Syrian Rebels Produce Homemade Anti-Materiel Rifles

Jonathan Ferguson

The Syrian conflict continues to yield interesting expedient small arm designs. Syrian rebel forces have been documented craft producing anti-materiel rifles (AMRs). ARES has received video links (see below) that document the manufacture of this weapon, which appears in two variants. It is a homemade bolt-action anti-materiel rifle similar to and perhaps even inspired by homemade and custom hobbyist type rifles found in less troubled parts of the world, notably the US. These examples are chambered for the Russian 12.7 x 108 mm machine gun round, and are referred to in the videos as the Nimr 2. They were manufactured in the workshops of Katibat Abu Asad al-Nimr, a group associated with the Hazzm Movement.


The tubular receiver is of steel, and is shown being milled in a mill/drill machine, with extensive hand-finishing whilst held in a bench vice. A length of M1913 rail is attached to its upper surface. A simple rectangular trigger mechanism housing (with rotating trigger-bar safety) and magazine well are both apparently welded onto the underside of the receiver. Even the magazine is fabricated from sheet steel, and is seen in one of the videos being offered up to the magazine well to establish the proper seating depth and angle of presentation of the round. The bolt (whose locking arrangement is unclear) and long, tubular firing pin are also milled components, finished using an angle-grinder. Even the single chambered muzzle-brake is scratch-built from welded sheet steel. One variant features a custom wrap-around wooden stock and a fixed tubular bipod, whilst the other has an off-the-shelf plastic AK-type pistol grip and homemade skeletal butt-stock and folding bipod.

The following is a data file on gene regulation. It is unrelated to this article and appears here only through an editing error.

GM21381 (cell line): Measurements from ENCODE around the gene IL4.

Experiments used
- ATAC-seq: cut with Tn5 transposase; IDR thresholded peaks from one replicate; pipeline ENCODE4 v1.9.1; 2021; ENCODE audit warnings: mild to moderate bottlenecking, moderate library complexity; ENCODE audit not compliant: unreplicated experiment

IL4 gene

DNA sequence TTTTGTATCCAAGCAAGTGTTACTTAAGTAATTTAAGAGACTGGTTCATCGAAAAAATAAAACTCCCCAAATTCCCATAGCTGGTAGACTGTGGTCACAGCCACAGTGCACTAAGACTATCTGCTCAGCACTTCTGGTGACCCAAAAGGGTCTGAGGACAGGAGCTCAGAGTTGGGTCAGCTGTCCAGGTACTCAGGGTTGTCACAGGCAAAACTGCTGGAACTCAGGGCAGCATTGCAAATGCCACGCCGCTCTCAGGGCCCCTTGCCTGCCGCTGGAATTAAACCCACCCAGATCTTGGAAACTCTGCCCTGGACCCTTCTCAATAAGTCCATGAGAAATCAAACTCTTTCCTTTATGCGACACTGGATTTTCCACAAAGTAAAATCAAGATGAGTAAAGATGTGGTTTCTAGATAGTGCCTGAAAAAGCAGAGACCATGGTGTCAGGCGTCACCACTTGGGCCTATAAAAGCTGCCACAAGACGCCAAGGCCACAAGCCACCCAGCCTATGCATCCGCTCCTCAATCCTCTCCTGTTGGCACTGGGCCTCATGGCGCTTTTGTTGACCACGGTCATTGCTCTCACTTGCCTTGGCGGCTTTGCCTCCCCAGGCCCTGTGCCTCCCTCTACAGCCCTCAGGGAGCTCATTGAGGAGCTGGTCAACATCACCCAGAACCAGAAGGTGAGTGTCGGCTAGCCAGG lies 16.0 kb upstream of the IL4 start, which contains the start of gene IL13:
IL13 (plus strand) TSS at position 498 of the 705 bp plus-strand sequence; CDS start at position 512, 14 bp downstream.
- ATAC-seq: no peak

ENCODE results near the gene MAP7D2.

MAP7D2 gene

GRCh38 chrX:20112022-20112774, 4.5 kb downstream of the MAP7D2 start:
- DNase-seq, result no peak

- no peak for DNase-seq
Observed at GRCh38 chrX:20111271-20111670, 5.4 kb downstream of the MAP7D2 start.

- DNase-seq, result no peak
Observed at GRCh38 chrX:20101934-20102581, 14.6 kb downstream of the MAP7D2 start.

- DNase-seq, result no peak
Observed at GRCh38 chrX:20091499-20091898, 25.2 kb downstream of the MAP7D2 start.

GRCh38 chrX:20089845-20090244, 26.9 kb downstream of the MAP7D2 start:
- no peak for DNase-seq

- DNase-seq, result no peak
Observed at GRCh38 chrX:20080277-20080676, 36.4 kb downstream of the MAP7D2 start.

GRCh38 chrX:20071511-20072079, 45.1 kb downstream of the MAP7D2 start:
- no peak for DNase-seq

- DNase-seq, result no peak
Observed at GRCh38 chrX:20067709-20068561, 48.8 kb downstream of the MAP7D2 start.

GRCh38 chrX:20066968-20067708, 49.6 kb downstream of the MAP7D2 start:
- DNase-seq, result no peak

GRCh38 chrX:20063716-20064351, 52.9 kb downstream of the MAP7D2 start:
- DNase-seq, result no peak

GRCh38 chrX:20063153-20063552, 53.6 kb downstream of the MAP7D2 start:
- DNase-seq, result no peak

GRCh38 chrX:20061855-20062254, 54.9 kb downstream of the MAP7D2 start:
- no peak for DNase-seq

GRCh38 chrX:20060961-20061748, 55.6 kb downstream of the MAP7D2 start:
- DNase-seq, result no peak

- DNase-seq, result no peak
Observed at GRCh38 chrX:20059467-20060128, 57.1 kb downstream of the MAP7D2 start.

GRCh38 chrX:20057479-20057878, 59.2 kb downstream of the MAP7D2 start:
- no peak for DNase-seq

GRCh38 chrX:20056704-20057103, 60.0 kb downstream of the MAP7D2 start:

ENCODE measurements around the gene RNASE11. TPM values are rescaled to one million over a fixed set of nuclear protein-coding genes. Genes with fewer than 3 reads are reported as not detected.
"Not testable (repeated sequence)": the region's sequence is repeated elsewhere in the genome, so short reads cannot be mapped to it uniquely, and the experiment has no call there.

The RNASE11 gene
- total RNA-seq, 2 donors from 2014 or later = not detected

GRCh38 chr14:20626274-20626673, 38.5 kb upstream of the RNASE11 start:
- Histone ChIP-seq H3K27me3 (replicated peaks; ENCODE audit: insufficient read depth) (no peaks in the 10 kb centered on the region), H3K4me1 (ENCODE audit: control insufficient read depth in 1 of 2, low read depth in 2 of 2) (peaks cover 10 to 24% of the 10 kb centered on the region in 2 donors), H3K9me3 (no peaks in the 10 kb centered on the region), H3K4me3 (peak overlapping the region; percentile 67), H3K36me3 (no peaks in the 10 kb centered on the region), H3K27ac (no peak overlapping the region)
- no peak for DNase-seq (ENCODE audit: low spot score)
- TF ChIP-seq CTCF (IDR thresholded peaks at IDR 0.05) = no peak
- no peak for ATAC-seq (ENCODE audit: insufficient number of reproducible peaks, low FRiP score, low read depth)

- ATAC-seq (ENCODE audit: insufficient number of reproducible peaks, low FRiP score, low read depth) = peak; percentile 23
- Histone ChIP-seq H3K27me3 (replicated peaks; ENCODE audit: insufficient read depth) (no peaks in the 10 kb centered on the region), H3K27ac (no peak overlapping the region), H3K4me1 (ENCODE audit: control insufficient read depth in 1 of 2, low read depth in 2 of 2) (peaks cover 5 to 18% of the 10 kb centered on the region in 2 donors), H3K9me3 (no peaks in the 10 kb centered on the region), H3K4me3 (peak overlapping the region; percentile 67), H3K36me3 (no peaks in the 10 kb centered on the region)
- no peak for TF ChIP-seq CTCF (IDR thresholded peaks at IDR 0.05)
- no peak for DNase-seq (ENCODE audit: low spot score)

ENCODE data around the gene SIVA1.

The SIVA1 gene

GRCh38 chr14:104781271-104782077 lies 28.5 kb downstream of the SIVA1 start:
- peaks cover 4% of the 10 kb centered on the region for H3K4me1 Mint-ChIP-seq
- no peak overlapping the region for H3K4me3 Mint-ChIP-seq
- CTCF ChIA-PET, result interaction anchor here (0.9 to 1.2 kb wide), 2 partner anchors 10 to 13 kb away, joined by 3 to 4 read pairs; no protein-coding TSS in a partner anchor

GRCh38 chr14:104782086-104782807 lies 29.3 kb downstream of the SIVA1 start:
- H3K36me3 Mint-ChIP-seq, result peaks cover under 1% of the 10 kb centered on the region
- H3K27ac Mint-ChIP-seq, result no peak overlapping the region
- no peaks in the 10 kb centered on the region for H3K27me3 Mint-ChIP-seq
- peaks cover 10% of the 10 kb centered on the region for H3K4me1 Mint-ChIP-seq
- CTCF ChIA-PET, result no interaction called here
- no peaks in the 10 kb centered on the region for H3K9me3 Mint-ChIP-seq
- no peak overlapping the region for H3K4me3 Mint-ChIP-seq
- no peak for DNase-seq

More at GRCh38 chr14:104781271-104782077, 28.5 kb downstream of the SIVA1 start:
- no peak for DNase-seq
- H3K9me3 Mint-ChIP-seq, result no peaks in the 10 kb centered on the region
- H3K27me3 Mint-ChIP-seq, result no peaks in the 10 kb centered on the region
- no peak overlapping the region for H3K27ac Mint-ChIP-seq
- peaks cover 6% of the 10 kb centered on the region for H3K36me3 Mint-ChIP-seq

An unusual feature on the pistol-gripped example is the camouflage sleeve cover shown being slipped over the barrel and receiver. This cover incorporates a flap dust-cover for the bolt handle slot to protect the otherwise open action. The barrel used on both variants is the only significant factory-produced component, and was originally made for the Chinese W-85 heavy machine gun, available commercially from Norinco and previously documented in Syria. The lack of a factory-produced muzzle-brake may imply that these barrels have not been cannibalised from complete weapons, but rather as spare parts. The telescopic sight is also likely to be Chinese, resembling cheaply-made examples in the 20x magnification range available online. The test fire of the barrelled action in the first video shows immense muzzle-flash, though nothing from the unused machine gun gas port, suggesting that this has been sealed off. The complete weapon is later test-fired several times, apparently with success, though its accuracy cannot be assessed.
Wooden stocked variant
Pistol-gripped variant

The weapon seems to be associated with this Facebook page. Thanks to @JohnnySix and N.R. Jenzen-Jones.